In 2013, the only industries with employment growth were professional, scientific and technical services (+6.7%) and natural resources (+5.7%). At the same time, there were losses in agriculture (-4.5%), educational services (-3.3%), public administration (-3.1%) and manufacturing (-2.3%).

Compared with 12 months earlier, part-time employment grew by 83,000 or 2.5%, while full-time employment was relatively unchanged. During the same period, the number of hours worked increased by 0.7%.

Among the major demographic groups, only men and women aged 55 and over posted employment growth in 2013, up 4.8%, mostly the result of population aging. This segment of the labour force has seen increases in its labour-market participation rate since the mid-1990s, reaching 37.4% in December 2013.

Following a high in December 2012, employment among men aged 25 to 54 declined by 41,000 in December 2013. There was little change in employment among women in the same age group over the same period.

For people aged 15 to 24, both employment and the unemployment rate were little changed compared with December 2012.

Quarterly update for the territories

The Labour Force Survey also collects labour market information about the territories. This information is produced monthly in the form of three-month moving averages. The following data are not seasonally adjusted; therefore, comparisons should only be made on a year-over-year basis.

From the fourth quarter of 2012 to the fourth quarter of 2013, employment in Yukon increased by 900 and the unemployment rate fell from 6.1% to 4.9%.

Over the same period, both employment and the unemployment rate were little changed in the Northwest Territories. In the fourth quarter of 2013, the unemployment rate was 8.2%.

In Nunavut, employment increased by 1,000 in the fourth quarter of 2013, all in full-time work. The unemployment rate was 14.6%, relatively unchanged from the fourth quarter of 2012.

Note to readers

The Labour Force Survey (LFS) estimates are based on a sample and are therefore subject to sampling variability. As a result, monthly estimates will show more variability than trends observed over longer time periods. Estimates for smaller geographic areas or industries also have more variability. For an explanation of sampling variability of estimates and how to use standard errors to assess this variability, consult the "Data quality" section of the publication Labour Force Information (Catalogue number71-001-X).

This analysis focuses on differences between estimates that are statistically significant at the 68% confidence level.

The employment rate is the number of employed persons as a percentage of the population 15 years of age and over. The rate for a particular group (for example, youth aged 15 to 24) is the number employed in that group as a percentage of the population for that group.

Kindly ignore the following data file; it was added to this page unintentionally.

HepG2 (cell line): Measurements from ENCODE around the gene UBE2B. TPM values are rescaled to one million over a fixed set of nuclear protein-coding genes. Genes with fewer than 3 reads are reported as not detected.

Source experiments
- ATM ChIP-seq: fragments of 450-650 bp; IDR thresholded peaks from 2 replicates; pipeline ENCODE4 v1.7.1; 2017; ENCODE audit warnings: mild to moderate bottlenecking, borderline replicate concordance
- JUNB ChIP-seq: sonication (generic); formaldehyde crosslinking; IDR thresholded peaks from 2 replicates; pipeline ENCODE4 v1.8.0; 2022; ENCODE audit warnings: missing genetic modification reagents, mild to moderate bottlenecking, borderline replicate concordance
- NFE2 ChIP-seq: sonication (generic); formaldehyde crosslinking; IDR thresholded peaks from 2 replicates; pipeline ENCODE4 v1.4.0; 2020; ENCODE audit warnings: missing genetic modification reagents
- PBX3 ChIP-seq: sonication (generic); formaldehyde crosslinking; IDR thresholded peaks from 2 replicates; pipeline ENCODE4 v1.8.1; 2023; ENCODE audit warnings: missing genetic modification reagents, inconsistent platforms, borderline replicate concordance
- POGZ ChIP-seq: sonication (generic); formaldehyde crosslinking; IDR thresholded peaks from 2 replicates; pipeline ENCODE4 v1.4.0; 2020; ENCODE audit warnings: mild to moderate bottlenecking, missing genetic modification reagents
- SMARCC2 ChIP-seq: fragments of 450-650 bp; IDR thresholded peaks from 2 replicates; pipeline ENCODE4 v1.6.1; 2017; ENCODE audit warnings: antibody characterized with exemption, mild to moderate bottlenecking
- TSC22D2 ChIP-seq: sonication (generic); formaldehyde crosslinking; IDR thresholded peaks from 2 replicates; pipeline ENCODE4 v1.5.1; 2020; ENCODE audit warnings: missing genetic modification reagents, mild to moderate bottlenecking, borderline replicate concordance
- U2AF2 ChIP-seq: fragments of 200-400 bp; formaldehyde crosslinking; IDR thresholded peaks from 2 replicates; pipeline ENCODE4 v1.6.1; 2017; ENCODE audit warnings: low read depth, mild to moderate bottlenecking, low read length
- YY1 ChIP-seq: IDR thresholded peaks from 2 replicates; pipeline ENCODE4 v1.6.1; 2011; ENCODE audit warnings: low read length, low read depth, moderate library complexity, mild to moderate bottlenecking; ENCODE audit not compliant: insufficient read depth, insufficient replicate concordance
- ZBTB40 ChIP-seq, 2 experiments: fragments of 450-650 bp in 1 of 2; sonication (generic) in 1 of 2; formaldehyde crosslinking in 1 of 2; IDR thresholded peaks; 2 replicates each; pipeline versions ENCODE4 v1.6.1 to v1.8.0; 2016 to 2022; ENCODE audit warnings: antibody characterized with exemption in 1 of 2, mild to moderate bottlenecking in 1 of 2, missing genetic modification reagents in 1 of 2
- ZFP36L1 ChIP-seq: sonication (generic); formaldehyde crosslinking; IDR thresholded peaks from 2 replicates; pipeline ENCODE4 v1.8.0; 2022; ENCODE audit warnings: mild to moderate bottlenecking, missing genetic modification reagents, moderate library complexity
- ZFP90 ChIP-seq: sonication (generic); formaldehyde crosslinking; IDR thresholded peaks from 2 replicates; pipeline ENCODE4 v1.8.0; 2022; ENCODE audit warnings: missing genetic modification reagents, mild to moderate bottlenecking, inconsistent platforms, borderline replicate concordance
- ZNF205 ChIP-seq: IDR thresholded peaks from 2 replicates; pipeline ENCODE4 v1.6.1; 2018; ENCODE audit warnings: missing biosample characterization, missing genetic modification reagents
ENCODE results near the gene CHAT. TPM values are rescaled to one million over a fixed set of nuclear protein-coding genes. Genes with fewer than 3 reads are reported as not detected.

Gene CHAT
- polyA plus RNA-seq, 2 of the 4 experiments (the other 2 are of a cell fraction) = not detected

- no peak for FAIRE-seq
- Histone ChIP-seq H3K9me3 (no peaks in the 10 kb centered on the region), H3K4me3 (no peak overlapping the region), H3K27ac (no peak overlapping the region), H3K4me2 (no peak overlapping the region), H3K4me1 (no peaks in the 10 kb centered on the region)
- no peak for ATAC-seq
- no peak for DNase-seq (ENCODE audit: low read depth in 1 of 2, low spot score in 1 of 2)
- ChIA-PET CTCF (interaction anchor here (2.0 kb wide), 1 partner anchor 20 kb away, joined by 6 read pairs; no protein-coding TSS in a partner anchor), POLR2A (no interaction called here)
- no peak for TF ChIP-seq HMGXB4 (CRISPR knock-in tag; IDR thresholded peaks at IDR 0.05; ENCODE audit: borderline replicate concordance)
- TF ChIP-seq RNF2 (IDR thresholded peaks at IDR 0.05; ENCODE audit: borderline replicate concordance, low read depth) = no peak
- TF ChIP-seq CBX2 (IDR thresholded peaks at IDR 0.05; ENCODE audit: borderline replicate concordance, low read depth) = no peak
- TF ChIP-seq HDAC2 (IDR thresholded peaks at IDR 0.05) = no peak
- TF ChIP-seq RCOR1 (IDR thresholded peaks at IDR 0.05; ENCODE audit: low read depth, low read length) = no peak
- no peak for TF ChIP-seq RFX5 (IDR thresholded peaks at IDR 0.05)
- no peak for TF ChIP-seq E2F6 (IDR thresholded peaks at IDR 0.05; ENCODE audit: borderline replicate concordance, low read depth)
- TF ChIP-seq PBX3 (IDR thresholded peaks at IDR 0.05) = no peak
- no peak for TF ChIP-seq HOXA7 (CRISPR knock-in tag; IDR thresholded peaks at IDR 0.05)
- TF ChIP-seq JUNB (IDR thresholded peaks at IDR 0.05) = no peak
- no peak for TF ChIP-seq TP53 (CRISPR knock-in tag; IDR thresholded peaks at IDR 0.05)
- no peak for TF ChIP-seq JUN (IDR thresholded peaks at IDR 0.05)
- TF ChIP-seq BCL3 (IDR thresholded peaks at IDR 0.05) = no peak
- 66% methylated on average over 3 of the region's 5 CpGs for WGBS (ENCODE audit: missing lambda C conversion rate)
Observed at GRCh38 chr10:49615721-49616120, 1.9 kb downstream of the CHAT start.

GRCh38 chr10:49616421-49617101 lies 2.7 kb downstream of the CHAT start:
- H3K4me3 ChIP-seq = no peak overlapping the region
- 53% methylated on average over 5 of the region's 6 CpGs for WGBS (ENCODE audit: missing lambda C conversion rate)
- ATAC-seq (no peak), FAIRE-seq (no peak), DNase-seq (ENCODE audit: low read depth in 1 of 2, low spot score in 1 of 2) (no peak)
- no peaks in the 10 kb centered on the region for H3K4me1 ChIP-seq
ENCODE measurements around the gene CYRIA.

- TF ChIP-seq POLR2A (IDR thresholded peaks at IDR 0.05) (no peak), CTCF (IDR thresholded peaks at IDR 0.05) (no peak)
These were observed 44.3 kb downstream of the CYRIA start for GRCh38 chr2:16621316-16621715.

The unemployment rate is the number unemployed as a percentage of the labour force (employed and unemployed).

The participation rate is the number of employed and unemployed as a percentage of the population. For more detailed information, see the Guide to the Labour Force Survey (Catalogue number71-543-G).

Unless otherwise stated, this release presents seasonally adjusted estimates, which facilitates comparisons by removing the effects of seasonal variations. For more information on seasonal adjustment, see Seasonal adjustment and identifying economic trends.

Annual revision

Seasonally adjusted estimates from the LFS will be revised using the latest seasonal factors, going back three years (January 2011 onwards). The revised estimates will be available on CANSIM (tables 282-0087 to 282-0094, 282-0100, 282-0116 and 282-0117) on January 31, 2014.

Available in CANSIM: tables CANSIM table282-0001 to 282-0042, CANSIM table282-0047 to 282-0051, CANSIM table282-0054, CANSIM table282-0055, CANSIM table282-0060 to 282-0063, CANSIM table282-0069 to 282-0089, CANSIM table282-0092 to 282-0095, CANSIM table282-0100 to 282-0121 and CANSIM table282-0200 to 282-0225.

Definitions, data sources and methods: survey number survey number3701.

A more detailed summary, Labour Force Information (Catalogue number71-001-X), is now available online for the week ending December 14. From the Browse by key resource module of our website under Publications, choose All subjects, then Labour.

Data tables are also now available online. From the Browse by subject module of our website, choose Labour.

The next release of the Labour Force Survey will be on February 7.

For more information, contact us (toll-free 1-800-263-1136; 514-283-8300; infostats@statcan.gc.ca).

To enquire about the concepts, methods or data quality of this release, contact Vincent Ferrao (613-951-4750; vincent.ferrao@statcan.gc.ca) or Lahouaria Yssaad (613-951-0627; lahouaria.yssaad@statcan.gc.ca), Labour Statistics Division.